Aug 22, 2019|

How Do Carbon Monoxide Detectors Work?

Vivint Carbon monoxide detector

Kudos to you if you’re implementing fire safety precautions when it comes to protecting home and family. By the end of this article, we hope you’ll understand the importance of safeguarding against carbon monoxide (CO) as well.

How Do Carbon Monoxide Detectors Work?

Carbon monoxide (CO) detectors are made to measure levels of carbon monoxide over time and to sound an alarm when carbon monoxide levels become dangerous to the point where they could potentially cause poisoning.

There are a few different forms of carbon monoxide detectors. They’re smarter than CO detectors of yesterday and generally come battery powered with battery backup—for extra protection—and a digital display so you can monitor levels. Most incorporate one of the following carbon monoxide detection mechanisms: a biomimetic sensor, electrochemical sensor, or a metal oxide semiconductor.

Here’s how each works:

  • Biomimetic sensor: A special gel turns a different color when it comes in contact with carbon monoxide. The shift in color causes the CO alarm to go off. While this might be the most reliable type of alarm, it is more expensive and generally less common for typical household use. It is used most often in hospitals and hotels.
  • Electrochemical sensor: This type of sensor consists of an electrochemical cell that contains two electrodes, a connecting wire, and an electrolyte-like sulfuric acid. When unsafe levels of carbon monoxide cause a change in the electrical current, the alarm sounds. These types of sensors are now likely the most common types in the United States and Europe, as they don’t require much power and have a lifespan of five years or more. The Vivint Carbon Monoxide Detector employs this type of sensor and is battery operated.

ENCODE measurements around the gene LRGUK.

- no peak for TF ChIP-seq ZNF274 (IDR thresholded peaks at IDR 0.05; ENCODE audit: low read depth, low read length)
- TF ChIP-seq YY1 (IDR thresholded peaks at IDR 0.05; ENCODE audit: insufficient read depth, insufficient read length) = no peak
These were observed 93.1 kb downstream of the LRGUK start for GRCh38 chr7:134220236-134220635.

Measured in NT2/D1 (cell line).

• Metal oxide semiconductor: Measuring resistance, small wires on a ceramic base are heated to measure carbon monoxide levels. Resistance is lowered when carbon monoxide is sensed, signaling the alarm to sound. This type of detection equipment requires substantial power and may not be as effective as the electrochemical sensor, which is why it’s less commonly used.

How do you set up a carbon monoxide detector?

Since your family’s safety is of utmost importance, it’s best to have a trained professional install your CO detector. Not only will they ensure it is installed correctly, but they’ll also do it quickly. Leave the hassle to the pros and focus on keeping your family protected from harmful carbon monoxide.

Let’s be neighbors.

Subscribe to our weekly newsletter for more smart tips.

Where is the best place to install a carbon monoxide detector?

The National Fire Protection Association (NFPA) suggests positioning carbon monoxide detectors outside each sleeping area or bedroom, on each floor of the home, and in those locations required by local laws.

Vivint Carbon Monoxide detector

Why is carbon monoxide so dangerous?